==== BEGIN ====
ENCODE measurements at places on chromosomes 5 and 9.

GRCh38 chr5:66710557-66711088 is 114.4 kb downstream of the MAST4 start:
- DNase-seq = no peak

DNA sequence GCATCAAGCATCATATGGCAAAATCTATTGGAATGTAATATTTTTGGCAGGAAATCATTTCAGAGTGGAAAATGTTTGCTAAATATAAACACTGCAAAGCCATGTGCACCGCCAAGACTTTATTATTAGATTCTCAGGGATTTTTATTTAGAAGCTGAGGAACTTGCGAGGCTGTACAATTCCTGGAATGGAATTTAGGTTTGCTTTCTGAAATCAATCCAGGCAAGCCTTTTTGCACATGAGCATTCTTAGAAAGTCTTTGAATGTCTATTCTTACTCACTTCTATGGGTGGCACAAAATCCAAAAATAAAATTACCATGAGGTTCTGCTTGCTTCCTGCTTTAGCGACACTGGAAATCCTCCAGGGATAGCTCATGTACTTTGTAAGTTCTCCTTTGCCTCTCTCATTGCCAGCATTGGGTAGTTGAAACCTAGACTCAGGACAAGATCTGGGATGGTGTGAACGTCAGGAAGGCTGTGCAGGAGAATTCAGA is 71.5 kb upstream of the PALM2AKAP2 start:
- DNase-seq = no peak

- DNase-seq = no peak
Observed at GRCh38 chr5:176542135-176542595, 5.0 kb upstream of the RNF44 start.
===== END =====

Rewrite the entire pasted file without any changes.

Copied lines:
ENCODE measurements at places on chromosomes 5 and 9.

GRCh38 chr5:66710557-66711088 is 114.4 kb downstream of the MAST4 start:
- DNase-seq = no peak

DNA sequence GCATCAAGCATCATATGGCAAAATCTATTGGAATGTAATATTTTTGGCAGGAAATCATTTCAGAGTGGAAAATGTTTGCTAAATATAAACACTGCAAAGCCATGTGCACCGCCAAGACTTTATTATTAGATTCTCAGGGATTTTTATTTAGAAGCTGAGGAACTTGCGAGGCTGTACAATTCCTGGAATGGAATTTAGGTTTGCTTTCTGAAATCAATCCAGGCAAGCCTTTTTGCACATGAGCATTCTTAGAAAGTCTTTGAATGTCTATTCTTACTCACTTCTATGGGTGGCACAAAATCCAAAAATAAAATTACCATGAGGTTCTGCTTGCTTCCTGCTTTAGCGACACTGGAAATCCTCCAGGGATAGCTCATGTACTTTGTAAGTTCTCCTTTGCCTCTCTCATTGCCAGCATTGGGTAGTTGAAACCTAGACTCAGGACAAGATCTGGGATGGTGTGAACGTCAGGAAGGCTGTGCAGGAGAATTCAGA is 71.5 kb upstream of the PALM2AKAP2 start:
- DNase-seq = no peak

- DNase-seq = no peak
Observed at GRCh38 chr5:176542135-176542595, 5.0 kb upstream of the RNF44 start.